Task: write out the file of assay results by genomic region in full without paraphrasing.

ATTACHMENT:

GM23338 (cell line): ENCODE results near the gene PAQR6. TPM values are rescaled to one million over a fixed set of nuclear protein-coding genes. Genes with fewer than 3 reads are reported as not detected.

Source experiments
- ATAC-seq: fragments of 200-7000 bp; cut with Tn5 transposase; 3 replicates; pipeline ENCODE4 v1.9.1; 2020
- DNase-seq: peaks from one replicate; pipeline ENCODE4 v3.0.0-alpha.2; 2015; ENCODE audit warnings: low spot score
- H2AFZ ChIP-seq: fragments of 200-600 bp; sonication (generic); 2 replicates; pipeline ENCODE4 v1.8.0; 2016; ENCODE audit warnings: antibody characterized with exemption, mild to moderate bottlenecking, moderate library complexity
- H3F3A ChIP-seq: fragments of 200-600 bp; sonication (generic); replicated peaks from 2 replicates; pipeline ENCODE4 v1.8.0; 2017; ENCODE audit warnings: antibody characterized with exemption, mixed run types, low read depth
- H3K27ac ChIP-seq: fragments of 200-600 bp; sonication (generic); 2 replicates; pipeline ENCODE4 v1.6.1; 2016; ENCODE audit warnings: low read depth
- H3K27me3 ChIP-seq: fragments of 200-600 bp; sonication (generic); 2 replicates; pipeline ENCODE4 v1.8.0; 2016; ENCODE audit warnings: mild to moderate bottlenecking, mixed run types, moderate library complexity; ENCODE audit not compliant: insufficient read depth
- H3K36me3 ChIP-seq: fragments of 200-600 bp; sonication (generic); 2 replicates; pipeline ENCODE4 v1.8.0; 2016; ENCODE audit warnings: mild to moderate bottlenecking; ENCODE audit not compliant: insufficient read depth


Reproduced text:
GM23338 (cell line): ENCODE results near the gene PAQR6. TPM values are rescaled to one million over a fixed set of nuclear protein-coding genes. Genes with fewer than 3 reads are reported as not detected.

Source experiments
- ATAC-seq: fragments of 200-7000 bp; cut with Tn5 transposase; 3 replicates; pipeline ENCODE4 v1.9.1; 2020
- DNase-seq: peaks from one replicate; pipeline ENCODE4 v3.0.0-alpha.2; 2015; ENCODE audit warnings: low spot score
- H2AFZ ChIP-seq: fragments of 200-600 bp; sonication (generic); 2 replicates; pipeline ENCODE4 v1.8.0; 2016; ENCODE audit warnings: antibody characterized with exemption, mild to moderate bottlenecking, moderate library complexity
- H3F3A ChIP-seq: fragments of 200-600 bp; sonication (generic); replicated peaks from 2 replicates; pipeline ENCODE4 v1.8.0; 2017; ENCODE audit warnings: antibody characterized with exemption, mixed run types, low read depth
- H3K27ac ChIP-seq: fragments of 200-600 bp; sonication (generic); 2 replicates; pipeline ENCODE4 v1.6.1; 2016; ENCODE audit warnings: low read depth
- H3K27me3 ChIP-seq: fragments of 200-600 bp; sonication (generic); 2 replicates; pipeline ENCODE4 v1.8.0; 2016; ENCODE audit warnings: mild to moderate bottlenecking, mixed run types, moderate library complexity; ENCODE audit not compliant: insufficient read depth
- H3K36me3 ChIP-seq: fragments of 200-600 bp; sonication (generic); 2 replicates; pipeline ENCODE4 v1.8.0; 2016; ENCODE audit warnings: mild to moderate bottlenecking; ENCODE audit not compliant: insufficient read depth